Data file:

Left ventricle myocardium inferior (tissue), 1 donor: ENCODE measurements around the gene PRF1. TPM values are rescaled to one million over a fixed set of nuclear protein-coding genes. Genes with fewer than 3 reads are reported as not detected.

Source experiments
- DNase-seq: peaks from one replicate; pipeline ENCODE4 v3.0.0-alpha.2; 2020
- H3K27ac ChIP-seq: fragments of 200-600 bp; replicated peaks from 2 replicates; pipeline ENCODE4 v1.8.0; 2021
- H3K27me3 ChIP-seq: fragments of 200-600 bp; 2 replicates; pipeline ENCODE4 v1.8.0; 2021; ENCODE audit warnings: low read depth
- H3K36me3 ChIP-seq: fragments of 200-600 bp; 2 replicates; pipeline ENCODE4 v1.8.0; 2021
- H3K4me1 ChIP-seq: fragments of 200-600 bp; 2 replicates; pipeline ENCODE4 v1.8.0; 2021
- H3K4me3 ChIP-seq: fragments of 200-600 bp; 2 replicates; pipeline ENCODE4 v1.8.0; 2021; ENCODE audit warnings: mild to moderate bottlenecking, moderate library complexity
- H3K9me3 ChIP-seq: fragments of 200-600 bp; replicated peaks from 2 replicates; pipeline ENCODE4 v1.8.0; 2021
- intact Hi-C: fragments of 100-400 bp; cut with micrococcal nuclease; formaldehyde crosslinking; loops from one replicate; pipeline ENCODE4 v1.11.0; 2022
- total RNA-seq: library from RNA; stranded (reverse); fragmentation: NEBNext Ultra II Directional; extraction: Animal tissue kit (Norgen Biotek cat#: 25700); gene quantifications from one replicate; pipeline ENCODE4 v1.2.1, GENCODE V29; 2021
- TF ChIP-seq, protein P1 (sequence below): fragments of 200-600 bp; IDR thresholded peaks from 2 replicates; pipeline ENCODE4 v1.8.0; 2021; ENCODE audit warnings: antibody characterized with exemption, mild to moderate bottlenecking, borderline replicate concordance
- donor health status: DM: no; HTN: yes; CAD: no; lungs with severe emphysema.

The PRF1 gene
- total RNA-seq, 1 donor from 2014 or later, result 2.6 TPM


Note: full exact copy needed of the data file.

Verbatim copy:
Left ventricle myocardium inferior (tissue), 1 donor: ENCODE measurements around the gene PRF1. TPM values are rescaled to one million over a fixed set of nuclear protein-coding genes. Genes with fewer than 3 reads are reported as not detected.

Source experiments
- DNase-seq: peaks from one replicate; pipeline ENCODE4 v3.0.0-alpha.2; 2020
- H3K27ac ChIP-seq: fragments of 200-600 bp; replicated peaks from 2 replicates; pipeline ENCODE4 v1.8.0; 2021
- H3K27me3 ChIP-seq: fragments of 200-600 bp; 2 replicates; pipeline ENCODE4 v1.8.0; 2021; ENCODE audit warnings: low read depth
- H3K36me3 ChIP-seq: fragments of 200-600 bp; 2 replicates; pipeline ENCODE4 v1.8.0; 2021
- H3K4me1 ChIP-seq: fragments of 200-600 bp; 2 replicates; pipeline ENCODE4 v1.8.0; 2021
- H3K4me3 ChIP-seq: fragments of 200-600 bp; 2 replicates; pipeline ENCODE4 v1.8.0; 2021; ENCODE audit warnings: mild to moderate bottlenecking, moderate library complexity
- H3K9me3 ChIP-seq: fragments of 200-600 bp; replicated peaks from 2 replicates; pipeline ENCODE4 v1.8.0; 2021
- intact Hi-C: fragments of 100-400 bp; cut with micrococcal nuclease; formaldehyde crosslinking; loops from one replicate; pipeline ENCODE4 v1.11.0; 2022
- total RNA-seq: library from RNA; stranded (reverse); fragmentation: NEBNext Ultra II Directional; extraction: Animal tissue kit (Norgen Biotek cat#: 25700); gene quantifications from one replicate; pipeline ENCODE4 v1.2.1, GENCODE V29; 2021
- TF ChIP-seq, protein P1 (sequence below): fragments of 200-600 bp; IDR thresholded peaks from 2 replicates; pipeline ENCODE4 v1.8.0; 2021; ENCODE audit warnings: antibody characterized with exemption, mild to moderate bottlenecking, borderline replicate concordance
- donor health status: DM: no; HTN: yes; CAD: no; lungs with severe emphysema.

The PRF1 gene
- total RNA-seq, 1 donor from 2014 or later, result 2.6 TPM